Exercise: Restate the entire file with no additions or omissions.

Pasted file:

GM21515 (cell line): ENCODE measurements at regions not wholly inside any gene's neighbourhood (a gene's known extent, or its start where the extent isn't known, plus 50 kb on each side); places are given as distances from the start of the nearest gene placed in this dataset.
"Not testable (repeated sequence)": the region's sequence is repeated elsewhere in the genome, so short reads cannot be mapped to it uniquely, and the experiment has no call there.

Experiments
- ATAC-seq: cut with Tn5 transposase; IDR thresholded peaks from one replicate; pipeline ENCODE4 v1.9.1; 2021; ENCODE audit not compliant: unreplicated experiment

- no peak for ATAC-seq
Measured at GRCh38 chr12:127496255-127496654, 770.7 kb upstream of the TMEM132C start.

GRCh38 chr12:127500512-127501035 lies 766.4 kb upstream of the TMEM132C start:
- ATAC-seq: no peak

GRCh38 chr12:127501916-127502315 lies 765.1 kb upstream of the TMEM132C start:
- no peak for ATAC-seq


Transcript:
GM21515 (cell line): ENCODE measurements at regions not wholly inside any gene's neighbourhood (a gene's known extent, or its start where the extent isn't known, plus 50 kb on each side); places are given as distances from the start of the nearest gene placed in this dataset.
"Not testable (repeated sequence)": the region's sequence is repeated elsewhere in the genome, so short reads cannot be mapped to it uniquely, and the experiment has no call there.

Experiments
- ATAC-seq: cut with Tn5 transposase; IDR thresholded peaks from one replicate; pipeline ENCODE4 v1.9.1; 2021; ENCODE audit not compliant: unreplicated experiment

- no peak for ATAC-seq
Measured at GRCh38 chr12:127496255-127496654, 770.7 kb upstream of the TMEM132C start.

GRCh38 chr12:127500512-127501035 lies 766.4 kb upstream of the TMEM132C start:
- ATAC-seq: no peak

GRCh38 chr12:127501916-127502315 lies 765.1 kb upstream of the TMEM132C start:
- no peak for ATAC-seq